As a way of commemorating the one-year anniversary of the 2013 IFAF Women’s World Football Championships in Vantaa, Finland, an all-new expanded documentary titled Tackle the World…Tough Game – Tougher Women does more than just preserve a landmark moment in the game’s growing history. It perfectly captures the passion and emotions of self-confident female athletes, engaging in a remarkable social innovation that serves to propel the game towards a bold future.
Originally, the documentary ran in September 2013 at a movie theatre for the team. This was followed by a December broadcast on a local CBS television station. Currently, the expanded version only opens the window wider into a world of empowerment, sportsmanship and dedication where homage is paid to a group of pioneering female football players.
Considering that the game continues to grow, the preservation of its events on film continues to be one of its most important elements. Whether it is photography or videography, the image immortalizes, resulting in a lasting visual appreciation of the game. As this superlative short film encourages the development of similar projects, it also preserves the spirit of players from the world over. Proudly representing their homelands and their athletic ambitions, viewers cannot help but feel a sense of pride from their accomplishments.
In the same spirit as world-renowned NFL Films, Tackle the World conveys the emotions of the players perfectly. Filmed by Rich Daniel, who also contributes to the female game as a member of the DC Divas front office, he uses the football field and the skies of Vantaa, Finland as his canvas. Chronicling of a world championship event, Daniel’s view behind the lens contributes to a visual masterpiece, praising the efforts of a group of women continuing to break barriers.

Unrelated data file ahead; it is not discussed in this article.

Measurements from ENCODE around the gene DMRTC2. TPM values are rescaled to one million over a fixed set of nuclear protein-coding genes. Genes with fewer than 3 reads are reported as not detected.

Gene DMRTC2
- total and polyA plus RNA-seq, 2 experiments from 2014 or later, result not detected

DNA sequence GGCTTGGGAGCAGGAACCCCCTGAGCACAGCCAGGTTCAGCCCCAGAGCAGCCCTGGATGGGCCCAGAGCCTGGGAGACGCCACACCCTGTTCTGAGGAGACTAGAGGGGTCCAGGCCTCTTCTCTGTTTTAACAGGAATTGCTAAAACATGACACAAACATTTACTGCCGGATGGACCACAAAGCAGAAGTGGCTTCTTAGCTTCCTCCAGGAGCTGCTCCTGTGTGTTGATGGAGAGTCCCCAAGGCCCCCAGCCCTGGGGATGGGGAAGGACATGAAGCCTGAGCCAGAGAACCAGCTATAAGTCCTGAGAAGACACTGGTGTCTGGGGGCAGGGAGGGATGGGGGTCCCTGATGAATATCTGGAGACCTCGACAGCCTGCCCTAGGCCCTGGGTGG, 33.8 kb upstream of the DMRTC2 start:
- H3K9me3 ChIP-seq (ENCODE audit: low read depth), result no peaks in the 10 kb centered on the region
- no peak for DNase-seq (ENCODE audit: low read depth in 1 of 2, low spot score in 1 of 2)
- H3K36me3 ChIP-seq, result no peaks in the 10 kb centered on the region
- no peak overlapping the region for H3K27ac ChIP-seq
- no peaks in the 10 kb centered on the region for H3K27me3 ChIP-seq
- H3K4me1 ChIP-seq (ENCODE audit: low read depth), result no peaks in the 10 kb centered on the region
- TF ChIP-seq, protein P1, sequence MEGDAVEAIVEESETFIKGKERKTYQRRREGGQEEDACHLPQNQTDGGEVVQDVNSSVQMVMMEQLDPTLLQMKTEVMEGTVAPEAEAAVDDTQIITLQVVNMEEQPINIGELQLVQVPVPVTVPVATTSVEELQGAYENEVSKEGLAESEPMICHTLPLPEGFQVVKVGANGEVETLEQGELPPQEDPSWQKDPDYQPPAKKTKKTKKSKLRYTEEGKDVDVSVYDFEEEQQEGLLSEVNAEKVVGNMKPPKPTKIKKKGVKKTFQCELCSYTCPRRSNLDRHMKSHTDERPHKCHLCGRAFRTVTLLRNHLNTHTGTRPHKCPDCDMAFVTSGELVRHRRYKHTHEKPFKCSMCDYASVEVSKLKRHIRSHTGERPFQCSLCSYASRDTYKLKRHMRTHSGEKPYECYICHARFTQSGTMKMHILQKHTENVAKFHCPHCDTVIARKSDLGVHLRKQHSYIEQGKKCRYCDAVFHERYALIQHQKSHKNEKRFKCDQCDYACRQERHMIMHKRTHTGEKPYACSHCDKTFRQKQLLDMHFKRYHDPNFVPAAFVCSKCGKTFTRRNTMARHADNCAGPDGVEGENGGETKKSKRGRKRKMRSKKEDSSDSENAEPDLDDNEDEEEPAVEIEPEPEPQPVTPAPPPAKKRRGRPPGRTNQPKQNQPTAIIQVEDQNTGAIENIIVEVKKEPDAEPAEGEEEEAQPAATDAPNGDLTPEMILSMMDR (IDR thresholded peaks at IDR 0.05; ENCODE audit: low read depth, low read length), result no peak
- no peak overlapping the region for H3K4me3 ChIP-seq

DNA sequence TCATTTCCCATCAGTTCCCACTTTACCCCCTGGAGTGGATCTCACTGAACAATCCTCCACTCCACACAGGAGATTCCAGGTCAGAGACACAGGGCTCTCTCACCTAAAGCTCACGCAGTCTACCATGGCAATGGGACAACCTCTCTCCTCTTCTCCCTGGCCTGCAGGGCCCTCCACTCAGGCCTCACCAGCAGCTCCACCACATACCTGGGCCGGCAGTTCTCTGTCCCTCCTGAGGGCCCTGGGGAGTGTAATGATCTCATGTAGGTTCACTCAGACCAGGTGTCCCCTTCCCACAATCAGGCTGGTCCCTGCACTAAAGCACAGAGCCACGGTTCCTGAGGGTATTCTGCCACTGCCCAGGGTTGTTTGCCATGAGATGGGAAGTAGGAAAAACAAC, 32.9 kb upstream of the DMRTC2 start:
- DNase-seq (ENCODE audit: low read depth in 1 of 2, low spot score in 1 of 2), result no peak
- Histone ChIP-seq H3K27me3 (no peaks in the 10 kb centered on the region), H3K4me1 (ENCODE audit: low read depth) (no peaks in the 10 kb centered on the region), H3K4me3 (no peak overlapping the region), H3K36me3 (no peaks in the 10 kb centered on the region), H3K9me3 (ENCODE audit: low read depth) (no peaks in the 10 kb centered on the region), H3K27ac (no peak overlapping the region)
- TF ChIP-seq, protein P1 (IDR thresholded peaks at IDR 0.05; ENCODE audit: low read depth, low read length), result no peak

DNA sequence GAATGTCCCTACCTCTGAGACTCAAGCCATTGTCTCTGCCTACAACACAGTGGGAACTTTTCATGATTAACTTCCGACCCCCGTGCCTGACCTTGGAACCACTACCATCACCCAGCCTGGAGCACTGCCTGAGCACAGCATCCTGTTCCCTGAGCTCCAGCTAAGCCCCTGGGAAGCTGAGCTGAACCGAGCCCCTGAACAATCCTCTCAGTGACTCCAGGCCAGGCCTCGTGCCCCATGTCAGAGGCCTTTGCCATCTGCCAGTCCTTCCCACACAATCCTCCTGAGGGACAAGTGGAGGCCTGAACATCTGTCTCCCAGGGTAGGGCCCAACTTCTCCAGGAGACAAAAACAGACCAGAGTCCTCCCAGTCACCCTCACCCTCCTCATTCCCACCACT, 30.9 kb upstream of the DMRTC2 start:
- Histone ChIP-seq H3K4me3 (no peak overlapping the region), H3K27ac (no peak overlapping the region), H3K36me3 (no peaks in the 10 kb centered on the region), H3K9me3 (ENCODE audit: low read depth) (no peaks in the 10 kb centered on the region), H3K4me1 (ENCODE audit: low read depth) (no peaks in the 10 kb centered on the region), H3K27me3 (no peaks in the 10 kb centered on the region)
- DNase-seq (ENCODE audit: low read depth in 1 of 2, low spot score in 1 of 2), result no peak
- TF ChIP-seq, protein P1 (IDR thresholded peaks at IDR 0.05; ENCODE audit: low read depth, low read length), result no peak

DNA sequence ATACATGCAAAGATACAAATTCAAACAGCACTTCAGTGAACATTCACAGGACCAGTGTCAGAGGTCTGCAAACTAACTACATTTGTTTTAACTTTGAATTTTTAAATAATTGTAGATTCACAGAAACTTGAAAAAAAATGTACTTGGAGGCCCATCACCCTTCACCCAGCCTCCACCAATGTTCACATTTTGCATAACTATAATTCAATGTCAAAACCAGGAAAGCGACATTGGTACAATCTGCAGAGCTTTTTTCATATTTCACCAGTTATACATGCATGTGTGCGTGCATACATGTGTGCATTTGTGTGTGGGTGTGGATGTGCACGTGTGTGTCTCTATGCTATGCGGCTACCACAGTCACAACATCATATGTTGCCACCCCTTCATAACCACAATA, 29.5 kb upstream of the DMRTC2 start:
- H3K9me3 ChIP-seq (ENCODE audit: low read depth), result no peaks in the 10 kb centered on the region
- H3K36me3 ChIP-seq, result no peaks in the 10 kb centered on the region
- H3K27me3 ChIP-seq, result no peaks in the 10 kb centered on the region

From the pre-game talk to the action on the field, the jubilation of triumph and the desolation of loss, no detail are overlooked as raw emotion fills the screen. The obligatory locker room speech only adds to the intensity of the documentary, which Rick Snider of the Washington Post perfectly encapsulates by stating that it is taken every bit as seriously as the NFL.
One of the most intriguing bits of footage comes when a player from the Canadian contingent loses her helmet after being tackled to the ground. For the astute football fan, it brings back memories of Hall of Fame men’s quarterback Steve Young, scrambling for extra yardage, looking fearless as his helmet soars through the crisp, autumn air after a bruising tackle.
In many ways, 2013 represented the game’s turning point. From its inclusion as an Olympic sport, to members of the Canadian team becoming football coaches, to the emergence of Dr. Jen Welter as a pop culture figure, these remarkable results in the aftermath of Vantaa are significant victories.
Such gridiron growth is akin to the rebirth of women’s hockey in the early 1990s, in which the documentary The Game of Her Life helped make the game part of the sporting conversation. Once hardcore fans stopped lamenting that it was women underneath the hockey helmets, choosing to absorb and appreciate the action on ice instead, suddenly, the quality of play was admired just as much as the male game. One cannot help but feel that the appreciation for female football will run parallel.
Action aside, the true substance of the documentary is the way it helps to celebrate the game. With Vantaa as the backdrop, the spirit of sportsmanship and friendship resulted in a sterling display of sporting solidarity and support. Making a solid case that the best is yet to come, it may serve as the greatest victory from Tackle the World.